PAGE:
Wednesday 16 December 2009

Arguing the toss

England's decision to bowl first today was a classic demonstration of a great contemporary malaise, that of overthinking. It's not just a cricket thing, it's a modern life thing. Everything is complex now. Everything is analysed, deconstructed, challenged. It's a product, in part, of so many people having jobs doing exactly that. 

England considered too many problems, came up with too many solutions. They went for six batsmen, four bowlers. Four bowlers, they thought, could get the job done. So should they bowl first or last? Six batsmen would offer depth. So should they bat first or last? South Africa's batting was undercooked, their best bowler crocked just before the game. Which should they attack first? The pitch was green, the weather was wet, the match was at altitude, the moon was in taurus*...

In simpler times, the analysis just wouldn't have happened. A wizened old pro would have said something like, 'let the openers worry about the first hour, that's their job', and the match would have a different shape.

*It may not be, I made that bit up. Is Taurus a place?


Anonymous said...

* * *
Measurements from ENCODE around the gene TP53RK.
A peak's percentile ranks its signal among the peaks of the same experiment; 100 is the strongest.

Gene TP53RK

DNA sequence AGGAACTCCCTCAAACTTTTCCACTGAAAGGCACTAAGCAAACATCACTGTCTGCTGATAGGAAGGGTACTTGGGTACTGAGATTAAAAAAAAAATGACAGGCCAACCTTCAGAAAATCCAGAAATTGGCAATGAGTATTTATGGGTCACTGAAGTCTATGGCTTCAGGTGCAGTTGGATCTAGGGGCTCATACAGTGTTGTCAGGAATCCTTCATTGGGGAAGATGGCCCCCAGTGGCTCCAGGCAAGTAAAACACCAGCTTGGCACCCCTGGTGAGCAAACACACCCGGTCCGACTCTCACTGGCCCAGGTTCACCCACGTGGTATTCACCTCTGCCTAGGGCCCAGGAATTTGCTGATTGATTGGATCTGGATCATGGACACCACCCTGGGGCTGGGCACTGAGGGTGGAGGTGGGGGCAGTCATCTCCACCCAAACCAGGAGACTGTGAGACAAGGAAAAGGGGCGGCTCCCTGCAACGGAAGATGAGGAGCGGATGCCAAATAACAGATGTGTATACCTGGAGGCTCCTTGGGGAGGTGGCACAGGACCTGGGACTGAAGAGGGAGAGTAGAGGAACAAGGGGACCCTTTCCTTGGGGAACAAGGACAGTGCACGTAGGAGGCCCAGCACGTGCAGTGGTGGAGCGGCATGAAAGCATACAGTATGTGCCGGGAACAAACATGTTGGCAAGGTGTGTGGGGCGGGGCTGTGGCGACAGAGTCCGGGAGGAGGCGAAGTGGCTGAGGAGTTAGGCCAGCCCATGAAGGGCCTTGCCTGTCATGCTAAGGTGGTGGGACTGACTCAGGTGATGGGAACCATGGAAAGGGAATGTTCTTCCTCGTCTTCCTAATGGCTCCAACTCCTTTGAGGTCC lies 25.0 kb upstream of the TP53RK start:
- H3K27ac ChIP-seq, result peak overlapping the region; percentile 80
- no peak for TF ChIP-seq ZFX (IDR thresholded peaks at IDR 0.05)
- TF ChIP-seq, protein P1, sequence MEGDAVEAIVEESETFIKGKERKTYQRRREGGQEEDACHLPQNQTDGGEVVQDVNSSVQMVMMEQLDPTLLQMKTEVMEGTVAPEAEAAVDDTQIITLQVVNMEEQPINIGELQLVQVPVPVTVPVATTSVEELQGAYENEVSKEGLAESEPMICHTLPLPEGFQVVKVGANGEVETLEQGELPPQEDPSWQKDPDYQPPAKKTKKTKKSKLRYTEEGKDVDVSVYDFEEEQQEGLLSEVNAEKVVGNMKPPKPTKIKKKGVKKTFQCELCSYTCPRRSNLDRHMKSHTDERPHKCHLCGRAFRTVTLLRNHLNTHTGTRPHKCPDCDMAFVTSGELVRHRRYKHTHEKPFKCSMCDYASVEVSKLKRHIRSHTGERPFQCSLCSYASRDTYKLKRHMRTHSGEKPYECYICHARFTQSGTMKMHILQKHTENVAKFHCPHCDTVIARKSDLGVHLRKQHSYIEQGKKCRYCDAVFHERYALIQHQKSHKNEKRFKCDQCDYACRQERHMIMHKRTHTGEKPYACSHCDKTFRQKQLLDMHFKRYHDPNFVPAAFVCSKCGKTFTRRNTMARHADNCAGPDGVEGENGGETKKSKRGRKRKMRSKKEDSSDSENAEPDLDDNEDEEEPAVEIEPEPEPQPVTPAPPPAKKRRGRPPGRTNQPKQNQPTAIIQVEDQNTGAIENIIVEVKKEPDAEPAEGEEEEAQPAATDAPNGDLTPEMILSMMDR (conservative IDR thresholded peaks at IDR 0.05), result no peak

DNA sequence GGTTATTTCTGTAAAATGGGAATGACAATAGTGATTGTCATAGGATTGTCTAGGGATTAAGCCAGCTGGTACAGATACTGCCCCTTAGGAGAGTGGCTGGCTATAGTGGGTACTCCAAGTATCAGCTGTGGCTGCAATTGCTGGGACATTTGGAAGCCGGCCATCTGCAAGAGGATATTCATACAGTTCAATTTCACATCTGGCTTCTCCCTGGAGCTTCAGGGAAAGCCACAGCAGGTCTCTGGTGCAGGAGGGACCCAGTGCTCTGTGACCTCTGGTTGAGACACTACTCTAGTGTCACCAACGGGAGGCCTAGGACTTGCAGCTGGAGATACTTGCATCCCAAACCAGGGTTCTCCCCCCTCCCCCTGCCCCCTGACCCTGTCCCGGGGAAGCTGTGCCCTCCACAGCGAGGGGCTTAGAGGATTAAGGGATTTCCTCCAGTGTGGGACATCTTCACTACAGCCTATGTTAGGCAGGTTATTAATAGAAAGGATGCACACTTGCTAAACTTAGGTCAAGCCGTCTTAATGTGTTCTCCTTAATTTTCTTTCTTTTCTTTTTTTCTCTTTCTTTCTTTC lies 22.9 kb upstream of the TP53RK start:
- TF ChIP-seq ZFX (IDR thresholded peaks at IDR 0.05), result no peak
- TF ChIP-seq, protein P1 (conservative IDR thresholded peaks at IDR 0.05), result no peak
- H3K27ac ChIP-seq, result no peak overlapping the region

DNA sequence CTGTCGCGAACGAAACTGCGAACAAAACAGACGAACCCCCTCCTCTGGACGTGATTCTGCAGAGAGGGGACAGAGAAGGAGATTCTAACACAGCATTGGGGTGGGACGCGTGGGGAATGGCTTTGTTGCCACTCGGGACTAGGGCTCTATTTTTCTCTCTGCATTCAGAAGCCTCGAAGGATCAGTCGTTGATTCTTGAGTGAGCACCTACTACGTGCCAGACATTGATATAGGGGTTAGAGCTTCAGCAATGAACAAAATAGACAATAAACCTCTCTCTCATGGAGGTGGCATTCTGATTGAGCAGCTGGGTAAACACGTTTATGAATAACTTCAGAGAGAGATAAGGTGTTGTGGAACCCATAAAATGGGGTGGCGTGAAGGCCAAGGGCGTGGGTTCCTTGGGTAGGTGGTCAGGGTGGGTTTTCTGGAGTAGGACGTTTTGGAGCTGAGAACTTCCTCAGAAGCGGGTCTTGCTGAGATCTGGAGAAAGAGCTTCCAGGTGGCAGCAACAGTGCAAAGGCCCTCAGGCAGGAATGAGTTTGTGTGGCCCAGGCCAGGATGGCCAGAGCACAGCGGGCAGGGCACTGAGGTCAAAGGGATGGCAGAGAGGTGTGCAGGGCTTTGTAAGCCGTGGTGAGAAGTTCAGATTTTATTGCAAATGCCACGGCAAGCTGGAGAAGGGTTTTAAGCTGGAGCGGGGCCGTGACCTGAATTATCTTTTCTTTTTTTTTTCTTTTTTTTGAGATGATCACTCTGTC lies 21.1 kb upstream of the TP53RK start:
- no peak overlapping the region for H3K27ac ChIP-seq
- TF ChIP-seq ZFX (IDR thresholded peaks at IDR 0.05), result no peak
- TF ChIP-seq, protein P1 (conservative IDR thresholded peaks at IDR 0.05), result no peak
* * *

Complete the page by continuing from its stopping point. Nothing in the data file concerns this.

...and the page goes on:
Taurus is a constellation. It's one of the 12 that lie along the ecliptic, the plane through which the sun, moon and planets appear to move from our earthbound perspective. It's a place in much the same sense as the western hemisphere is a place, i.e., barely at all.

Russ said...

At risk of completely derailing your post in favour of astrology here, but to the extent that the moon is in a constellation, it is currently in Sagittarius, along with the sun, because it we currently have a new moon.

Statistically, bowling first hasn't been a bad tactic for a while now. Fourth and fifth day pitches aren't what they were, and it is a more efficient use of time from a winning position, because you don't need to declare. England isn't even badly placed, really, but after an even first day, the second becomes comparatively more important.

The Old Batsman said...

Anon - thanks! Russ, a good point yes - I almost put a line in saying England weren't necessarily in a bad position. Depends on how the wicket holds up and when turns out to be the best time to bat on it. As you say, a lot of pitches these days just go flat rather than break up.